Friday, May 6, 2011

Life Is Too Short For Birthday Party Pizza

To all whom I'm about to offend -- especially parents who have graciously invited my kids to your kid's birthday party -- I apologize.  But I cannot help myself.

Life really is too short for Birthday Party Pizza.

By Birthday Party Pizza, I mean the super cheap kind that comes from a national fast-food chain and is meant to inexpensively feed a horde of small children who'd rather get right to the main event -- birthday cake -- and is also meant to feed parents who attend the parties too and find themselves in need of a little more sustenance than the precut carrots, celery sticks and ranch dressing.

In this day and age of slow food, locally grown ingredients, organic this and free-range that, there is some awesome pizza to be had out there.
I'm thinking of pizza dough that's made from imported Italian flour, hand-stretched by a pizzaialo trained in Naples, whose pizzas could be certified as authentic by the Associazione Verace Pizza Napoletana.  I'm envisioning pies adorned with Buffala mozzarella flown in twice-weekly from the Campagnia region, the cheese sitting on a bed of sauce made from San Marzano tomatoes, topped off with fresh basil, and made in a wood-burning pizza oven that can reach 800 degrees.
But let me be clear:  I absolutely do NOT expect to see that pizza anywhere near a child's birthday party.  Not even once.  And let's face it, at ten dollars for a dinner-plate sized pie, what parent in their right mind would serve that to a child, let alone a house full of hungry parents?  What parent can afford to?

However, on the other extreme, there's always some national chain down the street with the processed cheese and the rubberized dough, a chain that spends far more on TV advertising than it ever does on ingredients.  And it's that chain, or one like it, that seems to be getting the lion's share of the pizza party dough.  That, my fellow parents, is a crying shame.

I don't know about your kids, but my kids don't even like that national chain stuff.  I've seen them give up on that chain pizza after one or two bites, and leave their slices lying forlorn on their party-themed Hello Kitty or Spiderman plates.  I've seen your kids do it too.  That's why you have so much left over pizza after the party, people.

Maybe all that artisan pizza has turned me into a picky pizza eater.  A pizza snob.   I admit it.  Guilty as charged.  I've been willing to scour the web for a great slice or pie.  If I go to NY and don't eat pizza, I'll weep.  My devotion to great pizza has even affected my kids, who can't go any more down-market than CPK (which is acceptable as kid pizza goes, though not ever going to be memorable). 

But all that said ... Birthday Party Pizza doesn't have to be bad.  And it doesn't have to be artisan, either. 

For just a few more bucks, -- and I'm willing to pitch in those few more bucks -- I'll bet you can get a pizza from a pizzeria that's local, not national; maybe it's a single, family run pizzeria, or maybe it's a mini-chain, with a few local stores scattered around town.  These places are worthy of our support.  And their products are generally actual food.  So call me, parents.  I'll find one near you.  One that uses actual cheese, and still makes the dough by hand, or at least uses a trusty old mixer with a dough hook in the back room, before cousin Joey, up front manning the pizza peel, stretches the dough, slathers on some home-made sauce, and tops it with some real cheese.  I assure you, two or three large pizzas from these places won't break the bank.  And they're a far, far better thing.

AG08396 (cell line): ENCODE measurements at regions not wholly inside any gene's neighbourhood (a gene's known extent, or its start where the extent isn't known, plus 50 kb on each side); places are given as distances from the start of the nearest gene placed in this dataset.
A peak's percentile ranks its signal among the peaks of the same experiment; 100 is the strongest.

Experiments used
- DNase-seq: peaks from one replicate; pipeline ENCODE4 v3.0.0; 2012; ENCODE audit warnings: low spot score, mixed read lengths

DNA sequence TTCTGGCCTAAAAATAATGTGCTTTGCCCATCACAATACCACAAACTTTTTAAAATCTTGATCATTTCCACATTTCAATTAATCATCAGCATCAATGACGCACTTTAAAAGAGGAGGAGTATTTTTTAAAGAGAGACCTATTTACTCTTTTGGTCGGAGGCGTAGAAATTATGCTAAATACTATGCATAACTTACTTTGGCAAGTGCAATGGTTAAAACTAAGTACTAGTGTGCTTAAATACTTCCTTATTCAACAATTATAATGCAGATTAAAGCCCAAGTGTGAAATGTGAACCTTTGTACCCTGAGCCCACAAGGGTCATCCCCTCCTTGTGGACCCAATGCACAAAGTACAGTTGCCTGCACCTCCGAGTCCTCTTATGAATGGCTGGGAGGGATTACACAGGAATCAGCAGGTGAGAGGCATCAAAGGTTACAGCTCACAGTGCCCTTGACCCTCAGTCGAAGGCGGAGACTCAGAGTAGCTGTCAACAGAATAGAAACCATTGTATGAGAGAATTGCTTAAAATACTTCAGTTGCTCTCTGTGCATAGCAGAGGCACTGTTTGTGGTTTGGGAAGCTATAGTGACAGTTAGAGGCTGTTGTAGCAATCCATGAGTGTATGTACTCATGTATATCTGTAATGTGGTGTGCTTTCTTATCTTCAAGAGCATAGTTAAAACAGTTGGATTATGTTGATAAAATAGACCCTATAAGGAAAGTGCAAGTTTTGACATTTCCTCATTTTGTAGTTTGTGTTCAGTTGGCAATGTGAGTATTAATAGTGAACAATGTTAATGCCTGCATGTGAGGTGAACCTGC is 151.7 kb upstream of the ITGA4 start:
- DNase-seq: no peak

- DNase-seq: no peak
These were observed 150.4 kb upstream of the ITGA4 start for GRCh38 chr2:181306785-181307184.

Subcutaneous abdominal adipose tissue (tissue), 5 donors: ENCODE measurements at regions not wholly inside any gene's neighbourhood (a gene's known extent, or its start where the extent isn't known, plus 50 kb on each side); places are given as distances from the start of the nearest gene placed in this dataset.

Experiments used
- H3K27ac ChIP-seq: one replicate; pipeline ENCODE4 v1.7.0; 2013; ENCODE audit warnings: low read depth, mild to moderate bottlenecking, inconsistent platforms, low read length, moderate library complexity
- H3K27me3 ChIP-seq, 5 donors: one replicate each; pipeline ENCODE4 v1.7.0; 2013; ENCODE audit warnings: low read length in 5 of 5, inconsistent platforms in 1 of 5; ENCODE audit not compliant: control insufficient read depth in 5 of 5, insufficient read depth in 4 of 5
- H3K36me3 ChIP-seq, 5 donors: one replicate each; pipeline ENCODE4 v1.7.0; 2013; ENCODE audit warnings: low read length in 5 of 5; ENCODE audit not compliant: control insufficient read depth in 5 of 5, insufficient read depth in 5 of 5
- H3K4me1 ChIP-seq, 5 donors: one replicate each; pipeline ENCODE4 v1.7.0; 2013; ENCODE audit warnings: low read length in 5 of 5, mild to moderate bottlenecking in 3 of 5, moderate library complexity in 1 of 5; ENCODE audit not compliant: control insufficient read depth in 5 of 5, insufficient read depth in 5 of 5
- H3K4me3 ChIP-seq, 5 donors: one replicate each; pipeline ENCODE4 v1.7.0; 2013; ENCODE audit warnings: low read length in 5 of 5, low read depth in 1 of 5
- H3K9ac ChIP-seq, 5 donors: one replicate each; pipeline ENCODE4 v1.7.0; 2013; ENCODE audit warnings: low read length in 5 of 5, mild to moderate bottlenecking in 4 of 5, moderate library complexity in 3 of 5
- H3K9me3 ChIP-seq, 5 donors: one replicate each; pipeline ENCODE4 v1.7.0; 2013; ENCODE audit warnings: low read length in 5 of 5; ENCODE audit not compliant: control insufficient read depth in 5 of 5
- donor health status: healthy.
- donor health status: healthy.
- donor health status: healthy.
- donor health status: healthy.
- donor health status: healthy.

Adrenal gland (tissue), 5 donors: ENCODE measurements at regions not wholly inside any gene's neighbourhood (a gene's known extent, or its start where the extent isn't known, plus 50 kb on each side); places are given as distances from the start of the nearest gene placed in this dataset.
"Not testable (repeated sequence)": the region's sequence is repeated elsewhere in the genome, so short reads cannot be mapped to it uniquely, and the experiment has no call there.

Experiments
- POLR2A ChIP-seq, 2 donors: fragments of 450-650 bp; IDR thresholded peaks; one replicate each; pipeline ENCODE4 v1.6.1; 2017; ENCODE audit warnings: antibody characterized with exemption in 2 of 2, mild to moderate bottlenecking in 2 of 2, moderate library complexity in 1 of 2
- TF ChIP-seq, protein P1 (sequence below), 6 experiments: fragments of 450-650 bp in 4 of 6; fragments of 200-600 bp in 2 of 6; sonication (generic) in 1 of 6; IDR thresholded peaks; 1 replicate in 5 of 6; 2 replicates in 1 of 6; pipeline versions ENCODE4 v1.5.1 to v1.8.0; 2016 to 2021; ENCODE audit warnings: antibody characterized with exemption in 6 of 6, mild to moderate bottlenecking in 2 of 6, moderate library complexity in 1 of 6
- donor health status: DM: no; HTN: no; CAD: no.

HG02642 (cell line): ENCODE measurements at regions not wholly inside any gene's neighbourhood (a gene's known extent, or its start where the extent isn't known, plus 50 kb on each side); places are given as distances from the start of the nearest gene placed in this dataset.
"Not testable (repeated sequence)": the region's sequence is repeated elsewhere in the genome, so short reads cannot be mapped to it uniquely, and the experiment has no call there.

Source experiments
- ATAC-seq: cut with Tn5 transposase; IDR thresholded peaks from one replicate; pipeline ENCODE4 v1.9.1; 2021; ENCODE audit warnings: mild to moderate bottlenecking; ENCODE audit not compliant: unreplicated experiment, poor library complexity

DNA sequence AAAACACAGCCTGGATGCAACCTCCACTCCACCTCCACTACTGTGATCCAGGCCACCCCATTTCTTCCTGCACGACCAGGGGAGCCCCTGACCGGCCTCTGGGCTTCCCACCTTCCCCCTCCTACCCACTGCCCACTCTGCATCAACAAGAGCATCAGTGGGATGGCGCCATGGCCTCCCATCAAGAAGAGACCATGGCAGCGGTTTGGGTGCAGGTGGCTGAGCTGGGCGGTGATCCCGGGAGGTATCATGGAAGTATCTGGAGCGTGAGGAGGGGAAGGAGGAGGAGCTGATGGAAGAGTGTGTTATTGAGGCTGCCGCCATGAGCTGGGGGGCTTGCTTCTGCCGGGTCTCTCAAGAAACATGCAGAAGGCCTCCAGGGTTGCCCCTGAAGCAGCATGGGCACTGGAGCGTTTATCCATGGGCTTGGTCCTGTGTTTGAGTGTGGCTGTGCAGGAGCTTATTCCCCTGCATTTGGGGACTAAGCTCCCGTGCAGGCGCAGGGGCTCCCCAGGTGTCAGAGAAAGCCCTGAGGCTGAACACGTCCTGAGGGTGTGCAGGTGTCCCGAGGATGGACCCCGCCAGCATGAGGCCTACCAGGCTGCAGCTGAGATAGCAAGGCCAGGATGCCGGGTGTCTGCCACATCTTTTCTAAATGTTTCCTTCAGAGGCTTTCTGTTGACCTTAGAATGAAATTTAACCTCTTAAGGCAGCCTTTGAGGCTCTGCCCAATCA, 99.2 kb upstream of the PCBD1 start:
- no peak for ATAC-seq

I realize I've never ordered pizza for ten or twenty-plus kids and their parents; the two times I've thrown birthday parties for my kids, it's been brunch:  bagels and cream cheese and fruit affairs, with juice and coffee and not much else thrown in beside the requisite cakes. Bagels and such is easy peasy, and won't cause the wallet to break out into a cold sweat. 

So I took the easy way out.  And I know, instead of criticizing, I ought to be a grateful, gracious guest and thank all those parents who've had my kids to their kids' birthdays, and even put out food for the adults.  So let me take a moment right here and now to do that:  thank you for entertaining my kids for two hours' plus;  thank you for enduring the mess they made in your home; thank you for the goodie bags that they loved (and fought over on the way home, but that's not your fault).  And thank you for the thank-you cards we got later for the gifts that we brought.

All that said ... next time, can we get some decent, non-chain pizza?  I'm willing to fork over cold, hard cash to support the cause -- and your party budget -- really I am, even if it violates Emily Post party etiquette.  Because I don't think I can face another Birthday Party Pizza.

P.S. I can't get through this without plugging my favorite place to munch a quick slice:  the Santa Monica location of Joe's Pizza (the original's on Bleeker St. in NYC).  It's not artisan, but oh, baby, it's good.

1 comment:

ricegreyhound said...

i do understand the cost is crazy 4 the kids 2 play in a area that should be cleaned after use i am sure they have wipes but my grand daughter is 10 and wanted 2 go 2 chucky cheese never done this before wanted 2 have a party at home late around six cuz it is summer in az hotdogs hamburger watermelon but it is the games the kids what a waste 4 them times are changing i do not know what a i pot is or a blu ray god bless the children of new tech 2 hard 2 broke